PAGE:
Evident clinical findings such as red eye are rare and can be seen in cases of secondary glaucoma caused by recent trauma to the eye. Occasionally, there may be a sudden rise in IOP leading to symptoms such as headache, pain in the eye and presence of halos around the eyes.
Risk Factors of Glaucoma
Although everyone is at risk of developing glaucoma, there are certain risk factors that predispose an individual to it. The significant risk factors are:
- High IOP: It is important to understand that not all individuals with high IOP show symptoms of glaucoma. However, it must be considered as a warning sign and appropriate treatment must be undertaken to avoid the consequences.
- Age: Individuals above 45 years of age are at a higher risk of developing glaucoma.
- Hereditary inheritance: Glaucoma has a hereditary predisposition. Thus, if you have a family history of glaucoma, it is important to get frequent eye examination by an ophthalmologist.
- Ethnic origin: Blacks are at a much higher risk than people of other ethnic origins.
- Certain medications: Use of steroids (systemic or topical), particularly as eye drops can predispose an individual to glaucoma.
- Co-morbidities: Presence of conditions such as diabetes, hypertension, cardiovascular diseases and sickle- cell anemia raises the risk of developing glaucoma.
Certain eye conditions such as nearsightedness and farsightedness also increase the risk of developing glaucoma.
Do I have Glaucoma?
If you are experiencing blurring of vision, have a recent history of trauma to the eye, can see blind spots in your field of vision or are unable to see peripheral objects, these along with a positive family history raises a strong suspicion of glaucoma and you must visit your eye doctor soon.
Causes and Prevention of Glaucoma
As described earlier, the most important cause of glaucoma is raised IOP which can be due to an abnormality in production or drainage of aqueous humor, or both. It may be impossible to prevent glaucoma, but steps can be taken to detect glaucoma at an early stage and hence, prevent its debilitating consequences.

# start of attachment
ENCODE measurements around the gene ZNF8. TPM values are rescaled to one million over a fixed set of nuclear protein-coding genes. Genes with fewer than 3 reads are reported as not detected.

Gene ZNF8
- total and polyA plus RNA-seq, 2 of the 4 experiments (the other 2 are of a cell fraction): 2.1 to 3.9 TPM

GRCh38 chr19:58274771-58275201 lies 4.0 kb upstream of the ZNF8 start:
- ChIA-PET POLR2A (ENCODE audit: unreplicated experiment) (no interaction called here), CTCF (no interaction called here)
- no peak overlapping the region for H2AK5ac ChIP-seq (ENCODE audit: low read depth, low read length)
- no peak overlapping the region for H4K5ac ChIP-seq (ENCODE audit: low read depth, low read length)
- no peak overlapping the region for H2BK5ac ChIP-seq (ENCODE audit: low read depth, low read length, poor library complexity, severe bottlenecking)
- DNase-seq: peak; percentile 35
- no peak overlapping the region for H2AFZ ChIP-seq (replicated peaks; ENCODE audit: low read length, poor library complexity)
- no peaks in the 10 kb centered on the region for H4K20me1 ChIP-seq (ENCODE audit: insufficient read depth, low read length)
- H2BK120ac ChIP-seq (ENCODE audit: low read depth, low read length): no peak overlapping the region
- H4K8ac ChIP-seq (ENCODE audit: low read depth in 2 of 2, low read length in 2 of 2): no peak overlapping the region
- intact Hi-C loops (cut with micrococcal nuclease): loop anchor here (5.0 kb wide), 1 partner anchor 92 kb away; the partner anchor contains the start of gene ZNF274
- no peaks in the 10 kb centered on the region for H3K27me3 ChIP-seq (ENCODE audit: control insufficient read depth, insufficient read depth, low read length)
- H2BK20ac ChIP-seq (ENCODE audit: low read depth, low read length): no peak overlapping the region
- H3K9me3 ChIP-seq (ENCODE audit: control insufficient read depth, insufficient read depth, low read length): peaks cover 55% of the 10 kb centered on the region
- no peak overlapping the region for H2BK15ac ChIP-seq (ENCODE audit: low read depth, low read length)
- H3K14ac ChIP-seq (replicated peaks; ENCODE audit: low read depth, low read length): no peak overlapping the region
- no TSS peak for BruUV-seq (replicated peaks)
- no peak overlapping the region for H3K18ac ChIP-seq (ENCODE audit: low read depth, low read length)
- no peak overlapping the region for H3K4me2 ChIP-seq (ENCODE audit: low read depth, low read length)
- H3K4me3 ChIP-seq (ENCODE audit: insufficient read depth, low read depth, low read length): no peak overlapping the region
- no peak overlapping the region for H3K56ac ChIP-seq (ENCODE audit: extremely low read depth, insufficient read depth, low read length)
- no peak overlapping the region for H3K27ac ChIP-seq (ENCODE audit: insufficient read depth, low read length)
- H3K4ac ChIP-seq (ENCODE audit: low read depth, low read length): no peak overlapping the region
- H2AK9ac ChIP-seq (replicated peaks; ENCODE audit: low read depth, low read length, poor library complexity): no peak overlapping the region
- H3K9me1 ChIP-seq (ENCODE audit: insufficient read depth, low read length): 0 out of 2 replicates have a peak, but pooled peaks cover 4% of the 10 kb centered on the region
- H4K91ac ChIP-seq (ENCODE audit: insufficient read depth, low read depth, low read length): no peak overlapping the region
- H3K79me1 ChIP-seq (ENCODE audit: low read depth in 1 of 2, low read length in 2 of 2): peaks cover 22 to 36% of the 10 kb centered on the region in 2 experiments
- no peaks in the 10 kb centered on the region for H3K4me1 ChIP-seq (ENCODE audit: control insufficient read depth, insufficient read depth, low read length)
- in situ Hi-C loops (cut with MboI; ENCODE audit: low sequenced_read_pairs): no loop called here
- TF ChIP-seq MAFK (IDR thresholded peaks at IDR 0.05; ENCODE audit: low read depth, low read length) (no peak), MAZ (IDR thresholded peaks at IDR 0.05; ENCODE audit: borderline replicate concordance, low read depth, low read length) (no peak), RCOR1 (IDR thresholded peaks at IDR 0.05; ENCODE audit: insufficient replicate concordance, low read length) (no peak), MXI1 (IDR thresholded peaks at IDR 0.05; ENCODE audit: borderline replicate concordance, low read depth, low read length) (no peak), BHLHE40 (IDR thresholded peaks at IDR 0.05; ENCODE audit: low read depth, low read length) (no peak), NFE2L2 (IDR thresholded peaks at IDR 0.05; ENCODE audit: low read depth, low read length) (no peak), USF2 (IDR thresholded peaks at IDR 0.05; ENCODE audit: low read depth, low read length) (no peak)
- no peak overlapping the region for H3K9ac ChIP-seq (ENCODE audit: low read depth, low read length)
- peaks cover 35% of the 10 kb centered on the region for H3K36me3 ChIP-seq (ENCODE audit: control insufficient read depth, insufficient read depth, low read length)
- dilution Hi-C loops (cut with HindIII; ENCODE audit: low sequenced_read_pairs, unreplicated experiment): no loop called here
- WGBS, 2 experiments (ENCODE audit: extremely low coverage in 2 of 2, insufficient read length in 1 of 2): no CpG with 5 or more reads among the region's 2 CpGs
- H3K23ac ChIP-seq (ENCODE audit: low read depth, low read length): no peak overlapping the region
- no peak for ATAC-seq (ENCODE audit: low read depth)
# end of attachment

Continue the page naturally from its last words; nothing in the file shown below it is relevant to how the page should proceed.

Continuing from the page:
- Know your family’s eye history: Prior knowledge of one’s family history can alert the individual and he/she should undergo regular eye check-ups.
- Get regular eye check-ups: Eyecare must not be underestimated and people must get their eyes checked frequently. Frequency depends on the age of the person and the genetic susceptibility. Eye check-ups should be undertaken every 4 years after age 40 and every 2 years after age 65. In case of high genetic risk, the frequency of check-ups should increase.
- Wear eye protection: When performing an activity with increased risk of trauma to the eye, appropriate protective wear must be worn to prevent any injury to the eye, hence, reducing the risk of developing secondary glaucoma.
- Keep your blood sugar in check: As we already know by now that diabetes increases the risk of glaucoma, hence it is essential to monitor your blood sugar levels timely and consult your physician to maintain a normal blood sugar level.
Diagnosis and Tests for Glaucoma
An eye specialist called as Ophthalmologist must be sought if suspecting visual disturbances.
An ophthalmologist can diagnose glaucoma even before it has shown its first symptom. The various diagnostic modalities used by an ophthalmologist are listed below.
- History of symptoms: A thorough history taking and appropriate investigations form the basis of diagnosis of glaucoma. History of the symptoms, particularly duration, presence or absence of blind spot and the extent of loss of visual field are assessed by the ophthalmologist.
- Ophthalmoscopy: Examination of the eye is the next step in the diagnosis. A special instrument, known as ophthalmoscope is used to see the eyes internally. It aids in checking if the optic nerve is damaged or not.
- Tonometry: Another important investigation carried out by an ophthalmologist is known as tonometry, wherein the eyes are rendered numb with an eyedrop and small tip of a measuring device is placed against cornea to check the intraocular pressure.
- Pachymetry: This procedure determines the thickness of cornea. It precedes tonometry as thick cornea can hamper the IOP findings. In this procedure, the eyes are made numb with an eyedrop and a pachymeter tip is used to measure the thickness of the cornea.
- Gonioscopy: It is done to assess the type of glaucoma. It involves numbing the eye and placing a special type of mirrored contact lenses onto the surface of the eye to look inside the eye and determine the drainage angle, whether it is open angle or closed angle.
- Confocal laser scanning systems and optical coherence tomography are non-invasive methods to achieve a 3-D image of the optic nerve and retina.
Treatment and Care of Glaucoma
Once the diagnostic workup is done, the ophthalmologist offers appropriate treatment to the individual.
Various drugs have been advocated in the treatment of glaucoma.
Beta-adrenergic antagonists are administered as eye drops. This class of drug reduces the secretion of aqueous humor, thus normalizing the IOP. These include medications such as timolol, levobunolol, carteolol, and metipranolol.